Nasty Habits

Hey.

pexels-photo-235986.jpeg

I’ve been thinking a lot about what it means to be a dance snob once more, what it means to value people. At this fantastic recent event, I saw a follow whom I really admired make these terrible faces at people she was dancing with. I must admit, I’ve probably been guilty of those same looks before. I heard and saw multiple others do the same. And yes, some of those looks were thrown at me (like always). That night though…I was feeling the music. There were these two amazing bands battling back and forth, some of my best swing friends were there, and I had the most quality conversations I’ve had in a loooong time in the swing community. I learned to be content with who I was, how I danced, and who I chose to interact with.

No, I didn’t speak with those men and women. No, they didn’t speak with me. Yes, I had a marvelous time. I hope they and their dance partners felt the same. But…this is something psychologists have researched for years between in-groups and out-groups. What makes it okay for people who think they are uber-dancer-supreme to feel like they can oust certain others, for no other reason than “cool” factor or “you don’t dance like I do?” There’s a difference between being critical of technique and just downright mean.

I’m guilty of rolling my eyes and shunning a dancer because of his enormous ego. Once, a dancer came up to me, and instead of dancing, made it a point to tell me about every flaw in my dancing while on the social floor. In that instance, I simply said, “If you don’t like my dancing, we don’t have to dance,” and I left. However, I’ve never done what these men and women of the dance community have done — namely, stare daggers down at the dance floor. It reminded me of an instance when I smiled at another follow at an event, and she immediately gave me a sourpatch face. Yeesh. Yes, it was totally her prerogative. But…what did I do…except be me? I absolutely did nothing to her.

I’ve been panning away from swing recently, into different veins of hip hop through Steezy Studios. This is not an endorsement, and I have no funds coming in through them (I wish). However, I do partake in a few dance classes each week. It’s freeing. The instructors come from different cultural backgrounds, and many look like me. It’s on video, but the organizers make it a point to communicate with you one-on-one when possible. I don’t feel judged…which, I often do in the lindy hop community. Not to say that hip hop is any less critical. When I first ventured into hip hop in college, I wore these Thai traveling pants to a practice. The other dancers nearly laughed me out of the room. One of my very good friends at the time instead of encouraging me pushed me out of the community. Not the best feeling.

I want to say that there is space for me as a woman of color who is not-the-best but not-the-worst in lindy hop. I want to say that every moment on the dance floor has been one where I feel honored to be there. I want to say I’ve enjoyed dancing every song with everybody. I want to say I felt accepted. Cared for. A part of something.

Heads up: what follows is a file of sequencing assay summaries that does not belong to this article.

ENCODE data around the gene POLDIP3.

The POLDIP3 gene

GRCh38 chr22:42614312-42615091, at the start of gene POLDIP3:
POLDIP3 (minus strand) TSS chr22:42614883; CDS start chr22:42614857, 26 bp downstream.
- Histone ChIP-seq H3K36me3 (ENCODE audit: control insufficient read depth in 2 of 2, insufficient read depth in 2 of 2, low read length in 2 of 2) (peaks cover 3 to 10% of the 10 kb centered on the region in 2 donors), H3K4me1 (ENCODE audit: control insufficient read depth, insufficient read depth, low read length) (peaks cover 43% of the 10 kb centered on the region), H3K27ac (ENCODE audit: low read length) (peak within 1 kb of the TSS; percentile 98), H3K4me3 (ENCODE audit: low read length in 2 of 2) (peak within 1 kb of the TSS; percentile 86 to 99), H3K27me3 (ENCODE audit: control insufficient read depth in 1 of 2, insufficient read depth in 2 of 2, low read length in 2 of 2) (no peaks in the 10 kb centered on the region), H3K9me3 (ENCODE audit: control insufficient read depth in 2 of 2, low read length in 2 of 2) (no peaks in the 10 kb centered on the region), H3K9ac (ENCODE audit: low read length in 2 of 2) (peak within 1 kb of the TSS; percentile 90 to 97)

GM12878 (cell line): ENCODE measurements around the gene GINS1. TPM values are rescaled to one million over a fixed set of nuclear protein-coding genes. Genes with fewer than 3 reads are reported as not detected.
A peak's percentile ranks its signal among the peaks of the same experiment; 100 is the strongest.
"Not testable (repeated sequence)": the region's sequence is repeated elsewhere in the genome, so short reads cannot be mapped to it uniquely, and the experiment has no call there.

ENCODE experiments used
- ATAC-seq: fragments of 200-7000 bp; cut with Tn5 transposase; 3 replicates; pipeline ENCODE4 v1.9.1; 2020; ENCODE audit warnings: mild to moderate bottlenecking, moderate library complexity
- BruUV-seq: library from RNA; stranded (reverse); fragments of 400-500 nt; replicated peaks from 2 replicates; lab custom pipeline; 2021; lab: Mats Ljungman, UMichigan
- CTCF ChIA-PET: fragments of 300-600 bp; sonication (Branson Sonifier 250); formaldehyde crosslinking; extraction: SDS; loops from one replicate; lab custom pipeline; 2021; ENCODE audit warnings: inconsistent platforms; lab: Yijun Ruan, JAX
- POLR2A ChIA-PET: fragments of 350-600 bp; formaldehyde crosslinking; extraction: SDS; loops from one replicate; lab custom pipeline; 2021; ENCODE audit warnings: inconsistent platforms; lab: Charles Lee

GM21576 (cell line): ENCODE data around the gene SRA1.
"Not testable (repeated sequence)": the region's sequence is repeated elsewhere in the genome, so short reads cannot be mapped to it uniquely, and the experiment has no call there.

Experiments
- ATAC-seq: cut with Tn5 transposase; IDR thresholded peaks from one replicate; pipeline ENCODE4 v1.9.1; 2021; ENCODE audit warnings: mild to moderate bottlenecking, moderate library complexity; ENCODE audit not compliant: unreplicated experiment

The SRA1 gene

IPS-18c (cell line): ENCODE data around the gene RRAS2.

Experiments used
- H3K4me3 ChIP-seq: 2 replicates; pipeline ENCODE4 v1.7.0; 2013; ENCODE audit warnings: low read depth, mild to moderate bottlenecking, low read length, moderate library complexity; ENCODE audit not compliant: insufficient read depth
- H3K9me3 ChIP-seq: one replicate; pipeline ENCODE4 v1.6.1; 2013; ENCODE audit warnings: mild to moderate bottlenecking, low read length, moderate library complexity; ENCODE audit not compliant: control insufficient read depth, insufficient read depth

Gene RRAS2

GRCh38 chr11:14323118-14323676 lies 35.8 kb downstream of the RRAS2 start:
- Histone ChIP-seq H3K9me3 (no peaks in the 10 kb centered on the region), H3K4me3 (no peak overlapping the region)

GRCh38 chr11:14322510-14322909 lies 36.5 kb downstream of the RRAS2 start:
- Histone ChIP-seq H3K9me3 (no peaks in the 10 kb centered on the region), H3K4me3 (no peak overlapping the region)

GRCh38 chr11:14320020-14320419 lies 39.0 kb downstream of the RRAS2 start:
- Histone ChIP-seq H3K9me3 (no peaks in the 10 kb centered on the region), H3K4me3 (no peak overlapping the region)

But it hasn’t. But I didn’t always. Those statements aren’t true for me.

I’ve felt lonely many days. I’ve cried on more than one occasion. Lindy hop experiences have prevented me from getting work done for my position. Social interactions have left me wounded. I’ve become depressed due to events in scenes. People have gossiped about me, torn me down, chewed me up, and spit me out….expecting me to keep dancing. I’ve taken more than my fair share of breaks from the scene.

“It’s okay not to be okay.” That’s a saying from somewhere. It’s not okay when scenes don’t try to change. What are we doing to be welcoming? What are we doing to build community? I’m not saying I’ve done an exquisite job — anything but that, in fact. I’m just wondering, “Where is the love?” [Appreciate the flashback, music lovers.] How did we get to a place where it’s okay for follows and leads to glare at and make ugly faces at people enjoying themselves? What is this, the opening to a Sir Mix-A-Lot music video?

Social dancing. The social part has been exhausting lately. I wonder why that is. I wonder, can we ever change? I hope so. I hope one day, I can get onto the dance floor and feel comfortable dancing like me without fear of judgment. These days, it feels like a distant memory, when music was always on key, when your friends were always from a swing dance club, and where you knew exactly where to eat between the main dance and late night.

Life isn’t so simple. Complexity should be reflected in dance. Expression should not be limited to the few we choose to lift up as idols of our time, but we do. And I wonder if this, too, shall pass. I wonder if these dance dreams and goals will slip away; if it will be even a tragedy. Or will people simply say, “Good riddance. She talked too much anyway.”

I wonder. I long for wonder.

pexels-photo-1040893.jpeg

Advertisements

A Nefarious Habit

sw_thumb_wht

Dancers,

We have to talk about Ksenia.* But more than that, we need to address the ongoing conversation about race in the lindy hop world. I felt deeply disturbed and disappointed to learn that this individual has indulged in black face and brown face over the years, underwent direct counsel from concerned individuals, and chose to ignore it. My question for you, global dance community, is this: Why do we choose to continue to ignore actions like these and choose tolerance over the years? Why are individuals still learning dance from someone who chooses racist actions over change? Why is stagnancy and preservation encouraged in a community where we, as a whole, profess to value innovation and improvisation?